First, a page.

Computers and Mathematics: Career and Education Opportunities in Detroit, Michigan
Computers and Mathematics: Professionals in the field of Computers and Mathematics solve a variety of technical problems including those involved in the design, development, installation, and ongoing modification of computerized data processing systems. They are responsible for many of the recent innovations in technology occurring almost daily, and their work has become the foundation for many consumer products and applications.
Detroit is located in Wayne County, Michigan. It has a population of over 912,062, which has shrunk by 4.1% in the past ten years. The cost of living index in Detroit, 86, is well below the national average. New single-family homes in Detroit are priced at $108,900 on average, which is well below the state average. In 2008, eighty-five new homes were built in Detroit, down from one hundred fifty-four the previous year.
The three big industries for women in Detroit are health care, educational services, and transportation equipment. For men, it is transportation equipment, construction, and administrative and support and waste management services. The average commute to work is about 28 minutes. More than 11.0% of Detroit residents have a bachelor's degree, which is lower than the state average. The percentage of residents with a graduate degree, 4.2%, is lower than the state average.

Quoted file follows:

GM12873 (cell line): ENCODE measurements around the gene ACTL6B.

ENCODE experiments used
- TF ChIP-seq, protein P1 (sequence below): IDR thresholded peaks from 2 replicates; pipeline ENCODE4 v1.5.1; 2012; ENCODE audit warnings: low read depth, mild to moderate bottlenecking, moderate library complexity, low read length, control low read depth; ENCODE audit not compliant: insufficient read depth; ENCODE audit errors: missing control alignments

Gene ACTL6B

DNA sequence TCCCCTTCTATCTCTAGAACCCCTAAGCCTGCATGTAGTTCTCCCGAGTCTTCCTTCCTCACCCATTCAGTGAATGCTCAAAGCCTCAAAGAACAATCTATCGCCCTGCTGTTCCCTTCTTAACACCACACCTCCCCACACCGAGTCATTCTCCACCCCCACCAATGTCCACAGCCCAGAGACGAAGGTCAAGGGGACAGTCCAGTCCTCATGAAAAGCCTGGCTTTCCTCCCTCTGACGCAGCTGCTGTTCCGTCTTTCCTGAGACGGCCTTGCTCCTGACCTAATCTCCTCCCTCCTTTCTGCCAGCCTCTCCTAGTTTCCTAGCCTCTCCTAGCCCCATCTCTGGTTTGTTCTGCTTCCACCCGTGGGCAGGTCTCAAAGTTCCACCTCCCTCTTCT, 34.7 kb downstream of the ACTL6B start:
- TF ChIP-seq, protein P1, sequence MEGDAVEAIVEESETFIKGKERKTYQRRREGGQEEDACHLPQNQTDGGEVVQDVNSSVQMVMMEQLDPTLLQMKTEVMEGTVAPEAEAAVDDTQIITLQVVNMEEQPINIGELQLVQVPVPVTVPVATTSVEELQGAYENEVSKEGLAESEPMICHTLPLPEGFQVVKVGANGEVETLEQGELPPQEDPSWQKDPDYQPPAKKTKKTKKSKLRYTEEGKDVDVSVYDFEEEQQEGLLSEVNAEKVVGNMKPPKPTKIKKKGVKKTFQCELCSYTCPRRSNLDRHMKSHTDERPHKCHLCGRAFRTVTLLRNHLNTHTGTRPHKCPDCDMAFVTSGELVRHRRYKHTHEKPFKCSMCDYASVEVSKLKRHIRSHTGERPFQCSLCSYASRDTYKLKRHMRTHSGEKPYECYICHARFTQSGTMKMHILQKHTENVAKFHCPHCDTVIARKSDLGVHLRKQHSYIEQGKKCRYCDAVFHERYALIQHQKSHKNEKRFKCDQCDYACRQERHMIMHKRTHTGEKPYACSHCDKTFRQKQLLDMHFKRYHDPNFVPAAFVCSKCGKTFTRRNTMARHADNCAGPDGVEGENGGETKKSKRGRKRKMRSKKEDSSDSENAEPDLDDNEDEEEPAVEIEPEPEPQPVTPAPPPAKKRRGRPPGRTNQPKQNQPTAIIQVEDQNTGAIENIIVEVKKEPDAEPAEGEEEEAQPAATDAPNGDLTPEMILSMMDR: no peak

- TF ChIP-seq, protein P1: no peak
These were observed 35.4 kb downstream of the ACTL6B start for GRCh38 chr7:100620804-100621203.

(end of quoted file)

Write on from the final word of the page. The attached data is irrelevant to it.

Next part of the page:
The unemployment rate in Detroit is 27.0%, which is greater than Michigan's average of 14.3%.
The percentage of Detroit residents that are affiliated with a religious congregation, 37.7%, is less than both the national and state average. The most common religious groups are the Catholic Church, the Muslim Estimate and the Lutheran Church.
Detroit is home to the Memorial Park Marina and the Detroit Golf Club as well as Chene Park and Mallett Playground. Visitors to Detroit can choose from Corktown Inn, Clark's Motel and Days Inn of Downtown Detroit for temporary stays in the area.
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CAREERS WITHIN: Computers and Mathematics
Computer Engineers of all sorts work to design, develop and maintain the machines that have become the core of our business, commercial and social lives. Programmers, information specialists and designers all work to keep the central nervous system of our machines working smoothly.
Data Base Specialists make sure that the information we need is organized, safe and accessible. With skills in design and information, they maintain the data that is at the core of the business of the information age.
Workers in Geographical Informatics provide the information and interfaces needed to see the landscape of the real world online. Updating maps and models of the physical world they pull the information needed to navigate the real world into a form that is now available on every device we carry with us.
From the Web to XBox, Internet and Gaming professionals work to make our online experiences both enjoyable and engaging. From setting up sites to creating new experiences, they craft the interactions of the future.
Medical Informatics professionals build and analyze the facts and figures of our medical histories. Using statistical and analytical techniques, they provide medical professionals with the information they need to make health decisions about both individuals and groups across the country.
Statisticians turn events into numbers. They look at the world from the perspective of how different groups behave and how decisions that we make as individuals effect our own lives and the lives of others.